Elsewhere, writing in the Daily Telegraph, former Conservative party leader William Hague warned Brexit-supporting cabinet ministers to avoid pushing divisions too far, saying that Parliament could force a “watered-down” Brexit. He writes, “Flouncing out, just when the going gets tough but when the EU Withdrawal Act has been successfully enacted, will look like evading responsibility for choices that were inevitable just when important progress has been made.”
The Daily Telegraph
Speaking yesterday ahead of a crucial Cabinet meeting scheduled for later this week that should contribute to set out the Government’s position on Brexit, Chancellor Philip Hammond said, “I think the views of business, which is the great generator of employment and wealth and prosperity in our country, should always be taken very carefully into account,” adding, “We have to… make sure that we deliver a Brexit which delivers the needs of business.”
Separately, the Professional and Business Services Council, which is made up of representatives from the services sector, has addressed a letter to the Prime Minister, calling for the Brexit deal to include mutual recognition of regulations and regulatory bodies, court judgments, professional qualifications and operating licences, as well as arrangements for data sharing and movement of professionals. The letter warns, “Failing to negotiate these elements in a final deal would impair our ability to provide our services with the same range, depth and speed our clients around the world experience today, damaging their business and putting our sectors at a distinct competitive disadvantage.”
Elsewhere, in an interview yesterday Business Minister Richard Harrington said that “it would be completely disastrous for business in this country” if the UK and the EU failed to reach a deal, adding that businesses “got every right to say that [they are worried].”
Meanwhile, Sky News reports that key government documents shared with businesses acknowledge that a post-Brexit customs model could take between three and five years to be established.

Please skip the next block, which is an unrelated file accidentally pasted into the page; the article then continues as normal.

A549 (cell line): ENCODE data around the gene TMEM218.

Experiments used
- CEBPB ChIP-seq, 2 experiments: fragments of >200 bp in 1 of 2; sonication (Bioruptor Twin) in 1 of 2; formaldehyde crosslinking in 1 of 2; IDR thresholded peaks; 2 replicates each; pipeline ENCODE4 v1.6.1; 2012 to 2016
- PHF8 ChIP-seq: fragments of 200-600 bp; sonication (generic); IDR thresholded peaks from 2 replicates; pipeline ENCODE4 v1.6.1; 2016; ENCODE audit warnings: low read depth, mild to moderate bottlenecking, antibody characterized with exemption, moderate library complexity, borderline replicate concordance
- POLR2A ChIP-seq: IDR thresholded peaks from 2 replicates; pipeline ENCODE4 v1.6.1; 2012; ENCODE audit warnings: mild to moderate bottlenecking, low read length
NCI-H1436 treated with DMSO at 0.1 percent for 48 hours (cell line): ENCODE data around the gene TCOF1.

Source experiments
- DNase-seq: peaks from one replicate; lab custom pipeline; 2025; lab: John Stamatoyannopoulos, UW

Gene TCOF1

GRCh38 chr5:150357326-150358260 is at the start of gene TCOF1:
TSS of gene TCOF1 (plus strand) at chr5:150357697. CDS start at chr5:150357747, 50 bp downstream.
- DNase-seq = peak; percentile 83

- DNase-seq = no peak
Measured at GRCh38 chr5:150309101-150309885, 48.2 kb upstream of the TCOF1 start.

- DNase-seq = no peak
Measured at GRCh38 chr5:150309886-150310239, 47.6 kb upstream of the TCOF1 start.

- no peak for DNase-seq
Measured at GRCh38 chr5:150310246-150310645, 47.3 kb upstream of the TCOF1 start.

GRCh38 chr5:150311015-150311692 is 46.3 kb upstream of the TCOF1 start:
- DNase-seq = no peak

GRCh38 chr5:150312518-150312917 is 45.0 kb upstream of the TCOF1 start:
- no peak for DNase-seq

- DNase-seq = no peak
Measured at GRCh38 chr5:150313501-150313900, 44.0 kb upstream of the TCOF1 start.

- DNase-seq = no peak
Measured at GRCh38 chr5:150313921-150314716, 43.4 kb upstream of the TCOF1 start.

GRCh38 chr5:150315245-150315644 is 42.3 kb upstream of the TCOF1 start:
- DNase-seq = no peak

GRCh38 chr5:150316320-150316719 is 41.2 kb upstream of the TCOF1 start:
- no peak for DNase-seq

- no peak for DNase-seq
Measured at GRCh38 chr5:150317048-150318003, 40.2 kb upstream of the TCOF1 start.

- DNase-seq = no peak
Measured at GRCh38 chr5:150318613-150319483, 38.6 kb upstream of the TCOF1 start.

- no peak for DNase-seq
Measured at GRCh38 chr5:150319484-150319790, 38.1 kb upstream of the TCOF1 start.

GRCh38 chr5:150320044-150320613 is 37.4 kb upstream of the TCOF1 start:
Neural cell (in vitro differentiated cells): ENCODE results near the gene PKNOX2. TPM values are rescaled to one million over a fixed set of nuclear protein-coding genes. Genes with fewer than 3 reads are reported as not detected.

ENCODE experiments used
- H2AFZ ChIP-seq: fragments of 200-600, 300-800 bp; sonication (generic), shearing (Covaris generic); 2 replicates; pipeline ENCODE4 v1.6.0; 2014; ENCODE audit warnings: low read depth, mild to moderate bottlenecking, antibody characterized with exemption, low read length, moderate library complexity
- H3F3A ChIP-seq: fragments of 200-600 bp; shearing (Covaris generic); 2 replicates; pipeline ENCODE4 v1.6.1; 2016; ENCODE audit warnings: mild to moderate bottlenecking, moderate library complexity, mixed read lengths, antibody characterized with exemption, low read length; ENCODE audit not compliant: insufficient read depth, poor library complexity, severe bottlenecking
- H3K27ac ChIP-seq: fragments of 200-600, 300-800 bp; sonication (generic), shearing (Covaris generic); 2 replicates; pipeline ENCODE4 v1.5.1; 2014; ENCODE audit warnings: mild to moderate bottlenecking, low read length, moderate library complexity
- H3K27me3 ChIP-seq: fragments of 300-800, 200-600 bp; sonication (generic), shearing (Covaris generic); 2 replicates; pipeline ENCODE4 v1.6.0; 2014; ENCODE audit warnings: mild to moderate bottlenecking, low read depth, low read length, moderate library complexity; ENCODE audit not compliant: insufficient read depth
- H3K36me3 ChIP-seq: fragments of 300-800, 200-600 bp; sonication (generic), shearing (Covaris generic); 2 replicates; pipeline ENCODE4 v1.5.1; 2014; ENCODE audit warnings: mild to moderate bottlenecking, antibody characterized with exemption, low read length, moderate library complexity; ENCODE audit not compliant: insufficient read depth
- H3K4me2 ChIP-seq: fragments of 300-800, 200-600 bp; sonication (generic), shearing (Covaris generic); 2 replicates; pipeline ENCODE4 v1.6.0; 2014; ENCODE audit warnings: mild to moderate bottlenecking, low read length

According to the Financial Times, the EU is considering opening talks on a deal to cut car tariffs with global car exporting nations including the US, South Korea and Japan. This could prevent a trade war with the US, and comes ahead a meeting later this month between European Commission President Jean-Claude Juncker and US President Donald Trump.
Elsewhere, Reuters reports that EU officials have rejected a call from China to issue a joint statement against US aggressive tariff policies at the upcoming China-EU summit. In return, Chinese Vice Premier Liu He had reportedly offered greater access to China’s market. But EU officials have instead proposed making general commitments to multilateral trade.
Separately, a report published by France’s Council of Economic Advisers has warned that the effects of a full trade war “would be comparable to those of 2008-2009 recession,” defining this as circumstances under which import tariffs between major economies rise by 60 percentage points. It calls on the EU to “put in place a defence strategy” by imposing retaliatory tariffs on US imports, and ensuring this is coordinated with allies such as Canada and Japan. It also recommends pursuing free trade agreements as an “insurance policy” against the impact of a full trade war.
Environment Secretary Michael Gove is expected to publish a white paper today on UK fisheries policies post-Brexit, which he described as a “blueprint for taking back control” and which reportedly will outline his vision for the UK “as an independent coastal state.” The paper will give the UK government control over fishing rights, and end the practice of discarding certain caught fish back into the ocean. The paper will not devolve exclusive fishery rights for Scottish waters to Holyrood, but will bring all decisions under control of a four-way administration council. This drew criticism from Scottish fisheries secretary Fergus Ewing, who said, “There is not a UK fisheries policy and to suggest so is misleading. There are legitimately different regimes for different regional fisheries, and fishing is fully devolved… The near lack of formal engagement presents a significant and continued risk to the current devolved settlements and is totally unacceptable.”